I = It (A-Z Challenge)

“…so I went to the library and picked up three books by the greatest author of the last thousand years: Stephen King.” — Peter Griffin, Family Guy.

I have discussed before my love for Stephen King. I told about my histrionic private school teacher finding ‘Salem’s Lot in my desk, freaking out, and calling my mother. I don’t think she expected my mother to say, “Yeah, I know he had it. I got it for him.”

However, several years later I saw my mother with a thousand-page tome, titled It. Actually, I believe I almost scared the woman into gastrointestinal distress. I have always been very light on my feet, very quiet, strong for my size, and am pretty fast. I think I missed my calling as the mighty White Ninja. One night I was in the kitchen, and apparently my mother forgot about me, as I was silently making something in there. I came out, saw my mother on the couch reading, and cheerfully asked her what she was reading.

I still don’t know the meaning of some of the things she said. What I do know is that she threw the hardcover for It (no small feat, that), knocked over her drink, and cussed like a wounded possessed woman already suffering from Tourette’s. My mother has had a lifelong fear of clowns, you see.

The main villain, Pennywise the Dancing Clown.

The main villain, Pennywise the Dancing Clown.

When she was done she had me read It, knowing it would scare the hell out of me, and warned me about a certain scene toward the end which was, truthfully, a little risqué by any standards. At the time, I was probably in seventh grade and I think she didn’t expect me to have the reading stamina or attention span to get through the book.

About that she was wrong — she should have known better. It did take me a while, but I got through it. And then I read it again, but only skipped through and read the kids’ scenes. I watched the movie with Tim Curry as Pennywise. I hear they are planning to do another movie (or two). I don’t know if they can get someone to play Pennywise as well as Tim Curry did.

Terror in the sewers.

Terror in the sewers.

I had trouble sleeping. The book was pure terror. The movie was good (though lacking in SO many ways). I was given the hardcover as a gift and still have it. I read it again as an adult, now closer to the age of the adults than to the kids. It was still good. Overall, it was and remains my favorite Stephen King book, and that’s saying something. But as an adult, the more subtle touches creep me out. Pennywise is terror incarnate, but what about Henry Bowers, the raving lunatic? The leper, which I didn’t fully comprehend as a child? And, of course, Patrick-fucking-Hockstetter, the serial killer in training. The brief dip into his mind scares me now because I know there are people out there really like him.

The camaraderie between the kids was amazing. As a writer in training, I can now see this book for what it was: a masterful book told in omniscient voice with no less than seven main characters. Bill, the stuttering leader whose brother was the first victim of that coming of It. Richie, the goofy comedic relief. Eddie, the hypochondriac with mommy issues. Mike, the victim of horrifying racism who came out on top, strong, and tough. Ben, the lonely fat boy. Stan, the prissy, proper, neat, somewhat fragile Jewish boy. Beverly, the tough as hell girl who survived abuse that nobody should be subjected to. Taking their characters down to one sentence is an injustice. There was so much more to each of them, and you care deeply for all of them.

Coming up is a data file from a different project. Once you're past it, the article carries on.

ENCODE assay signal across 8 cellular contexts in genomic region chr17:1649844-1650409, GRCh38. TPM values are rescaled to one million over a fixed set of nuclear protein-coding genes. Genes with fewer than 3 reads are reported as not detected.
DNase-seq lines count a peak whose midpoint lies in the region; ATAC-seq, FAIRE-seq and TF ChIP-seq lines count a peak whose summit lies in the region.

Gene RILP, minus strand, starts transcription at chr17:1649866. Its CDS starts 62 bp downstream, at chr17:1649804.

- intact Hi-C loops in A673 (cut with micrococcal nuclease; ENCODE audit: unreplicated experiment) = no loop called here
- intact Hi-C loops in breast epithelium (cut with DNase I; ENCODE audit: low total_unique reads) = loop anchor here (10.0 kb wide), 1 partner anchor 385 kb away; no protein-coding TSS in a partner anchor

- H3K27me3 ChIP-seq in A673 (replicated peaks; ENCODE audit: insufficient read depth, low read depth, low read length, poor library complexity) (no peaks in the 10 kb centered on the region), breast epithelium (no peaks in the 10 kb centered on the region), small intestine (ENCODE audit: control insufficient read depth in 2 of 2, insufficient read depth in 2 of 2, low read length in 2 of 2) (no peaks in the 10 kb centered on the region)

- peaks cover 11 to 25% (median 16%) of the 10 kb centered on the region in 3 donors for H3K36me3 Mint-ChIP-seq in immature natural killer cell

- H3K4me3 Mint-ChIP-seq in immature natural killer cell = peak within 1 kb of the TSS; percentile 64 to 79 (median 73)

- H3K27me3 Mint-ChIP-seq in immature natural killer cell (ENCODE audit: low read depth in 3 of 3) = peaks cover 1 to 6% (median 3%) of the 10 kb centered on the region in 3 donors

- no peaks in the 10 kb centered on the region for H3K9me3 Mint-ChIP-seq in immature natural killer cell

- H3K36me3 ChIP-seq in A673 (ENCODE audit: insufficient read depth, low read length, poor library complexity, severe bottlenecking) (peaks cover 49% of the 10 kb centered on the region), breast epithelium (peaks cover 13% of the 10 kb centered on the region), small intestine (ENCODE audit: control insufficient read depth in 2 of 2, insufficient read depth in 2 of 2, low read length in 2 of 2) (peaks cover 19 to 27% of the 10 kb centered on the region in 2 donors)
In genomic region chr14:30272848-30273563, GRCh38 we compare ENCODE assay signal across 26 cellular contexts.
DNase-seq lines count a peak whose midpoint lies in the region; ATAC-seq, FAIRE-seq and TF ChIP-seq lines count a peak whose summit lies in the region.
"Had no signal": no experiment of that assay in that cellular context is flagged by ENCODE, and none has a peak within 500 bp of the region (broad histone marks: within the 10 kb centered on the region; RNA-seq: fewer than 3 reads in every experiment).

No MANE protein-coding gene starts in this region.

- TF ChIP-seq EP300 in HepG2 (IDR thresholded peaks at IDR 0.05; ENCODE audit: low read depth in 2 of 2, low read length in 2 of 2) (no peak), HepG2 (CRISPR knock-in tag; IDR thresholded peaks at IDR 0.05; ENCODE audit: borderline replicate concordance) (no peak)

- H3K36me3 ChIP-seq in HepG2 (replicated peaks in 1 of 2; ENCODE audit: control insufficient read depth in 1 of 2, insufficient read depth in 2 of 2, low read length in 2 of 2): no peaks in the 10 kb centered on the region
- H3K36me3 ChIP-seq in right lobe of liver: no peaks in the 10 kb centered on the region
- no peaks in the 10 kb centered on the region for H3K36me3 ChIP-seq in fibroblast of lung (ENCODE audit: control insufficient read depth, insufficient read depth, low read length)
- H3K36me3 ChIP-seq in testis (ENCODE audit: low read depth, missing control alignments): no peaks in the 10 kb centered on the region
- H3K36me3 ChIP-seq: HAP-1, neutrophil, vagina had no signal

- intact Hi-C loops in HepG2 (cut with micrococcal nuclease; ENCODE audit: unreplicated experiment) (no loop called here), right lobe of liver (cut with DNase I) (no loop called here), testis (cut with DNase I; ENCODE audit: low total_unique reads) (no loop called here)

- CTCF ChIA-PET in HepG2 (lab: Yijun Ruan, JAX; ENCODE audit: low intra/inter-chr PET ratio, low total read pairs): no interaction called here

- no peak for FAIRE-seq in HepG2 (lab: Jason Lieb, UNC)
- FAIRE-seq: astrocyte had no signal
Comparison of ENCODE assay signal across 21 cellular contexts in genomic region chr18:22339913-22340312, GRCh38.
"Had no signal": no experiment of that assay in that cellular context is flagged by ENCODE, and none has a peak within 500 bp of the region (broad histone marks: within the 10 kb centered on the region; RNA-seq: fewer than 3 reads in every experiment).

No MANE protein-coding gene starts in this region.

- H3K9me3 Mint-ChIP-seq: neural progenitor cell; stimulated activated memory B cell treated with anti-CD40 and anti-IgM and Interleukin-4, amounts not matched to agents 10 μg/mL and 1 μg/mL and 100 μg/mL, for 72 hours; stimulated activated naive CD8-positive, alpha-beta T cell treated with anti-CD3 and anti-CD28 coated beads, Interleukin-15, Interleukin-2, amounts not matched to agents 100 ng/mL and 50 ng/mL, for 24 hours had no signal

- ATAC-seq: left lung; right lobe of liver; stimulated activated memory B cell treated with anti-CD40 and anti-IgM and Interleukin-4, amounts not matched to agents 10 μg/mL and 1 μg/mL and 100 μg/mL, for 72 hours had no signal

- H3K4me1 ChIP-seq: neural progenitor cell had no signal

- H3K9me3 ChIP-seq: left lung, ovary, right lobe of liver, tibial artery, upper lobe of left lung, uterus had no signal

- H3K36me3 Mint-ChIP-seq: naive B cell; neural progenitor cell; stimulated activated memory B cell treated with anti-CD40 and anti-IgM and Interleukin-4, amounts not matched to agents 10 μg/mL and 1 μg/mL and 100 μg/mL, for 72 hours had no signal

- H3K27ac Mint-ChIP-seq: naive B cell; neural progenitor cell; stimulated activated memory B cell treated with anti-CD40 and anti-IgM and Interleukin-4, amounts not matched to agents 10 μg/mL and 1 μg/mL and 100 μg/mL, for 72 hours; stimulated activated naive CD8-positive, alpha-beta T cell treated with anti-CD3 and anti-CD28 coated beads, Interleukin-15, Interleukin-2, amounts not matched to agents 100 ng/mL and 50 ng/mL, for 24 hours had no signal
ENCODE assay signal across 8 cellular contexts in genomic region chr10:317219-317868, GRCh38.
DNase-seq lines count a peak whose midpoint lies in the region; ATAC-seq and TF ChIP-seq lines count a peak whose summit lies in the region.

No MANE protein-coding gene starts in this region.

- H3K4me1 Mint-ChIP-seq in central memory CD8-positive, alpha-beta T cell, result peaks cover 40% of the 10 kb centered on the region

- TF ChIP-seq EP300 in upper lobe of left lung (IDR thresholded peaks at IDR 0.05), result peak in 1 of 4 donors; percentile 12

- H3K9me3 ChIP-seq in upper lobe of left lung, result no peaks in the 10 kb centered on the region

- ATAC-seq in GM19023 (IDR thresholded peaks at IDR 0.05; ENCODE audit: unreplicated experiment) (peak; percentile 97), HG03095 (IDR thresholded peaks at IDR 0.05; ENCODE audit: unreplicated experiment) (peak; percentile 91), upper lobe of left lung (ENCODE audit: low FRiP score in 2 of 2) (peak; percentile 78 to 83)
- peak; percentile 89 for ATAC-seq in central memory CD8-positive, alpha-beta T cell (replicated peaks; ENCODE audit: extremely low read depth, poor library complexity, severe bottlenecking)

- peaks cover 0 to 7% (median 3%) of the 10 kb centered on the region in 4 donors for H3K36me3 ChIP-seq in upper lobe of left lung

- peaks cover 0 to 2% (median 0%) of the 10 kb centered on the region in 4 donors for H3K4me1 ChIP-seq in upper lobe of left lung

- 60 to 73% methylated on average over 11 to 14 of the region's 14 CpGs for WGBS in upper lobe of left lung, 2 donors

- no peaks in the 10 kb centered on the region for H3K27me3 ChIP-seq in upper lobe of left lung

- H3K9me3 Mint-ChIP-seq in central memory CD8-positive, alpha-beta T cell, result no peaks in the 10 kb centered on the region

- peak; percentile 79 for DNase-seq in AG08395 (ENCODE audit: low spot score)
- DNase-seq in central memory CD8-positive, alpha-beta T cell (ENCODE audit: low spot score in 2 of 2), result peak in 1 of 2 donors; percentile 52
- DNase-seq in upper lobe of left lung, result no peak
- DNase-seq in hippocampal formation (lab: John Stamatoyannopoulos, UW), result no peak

However, one character I always hated was Stan’s wife. She was annoying, superficial, uptight, and a canker sore on the butt of life. She got made fun of once and it bothered her for the rest of her life. Boo hoo, bitch. Welcome to a day of light bullying for any grammar school kid. Yet, she was, in her irritating way, more fully realized and fleshed out than a certain character with an entire series devoted to them.

A strategically placed picture with no significance to the sentence directly preceding it.

A strategically placed picture with no significance to the sentence directly preceding it.

That, among other things, is the mastery of Stephen King’s It. Over a thousand pages, seven main characters, fully realized human villains, an entire town, evil for hundreds of years, a macroverse, and a terrifying shapeshifting villain. Each fleshed out. Rarely did the book slow down. It was a masterpiece, and I still love it.

I regret to say that I don’t always have the time to read It as often as I would like. And you know what? That’s okay. Not only does that give me time to savor it when I do read it, but it gives me time and reason to appreciate the 40+ hour audio book read by Steven Weber, whose acting skills give him the perfect voice to read this book. He should have had awards heaped on him for his reading of this book. Don’t think it was that good? Skip on over to Audible.com and give it a sample listen.

After years of reading, dozens of Stephen King books under my belt, and less time than I would like to give to new books, I still find myself returning to Stephen King’s It over and over. And Pennywise? A child-killing, human-eating, shape-shifting clown luring his prey with promise of cotton candy, rides, and balloons.

Balloons that float.

They all float

Alternate letter considerations: Ignorance, Immortality, Impress (think the dragons of Pern).


~ by Darren Endymion on May 10, 2014.

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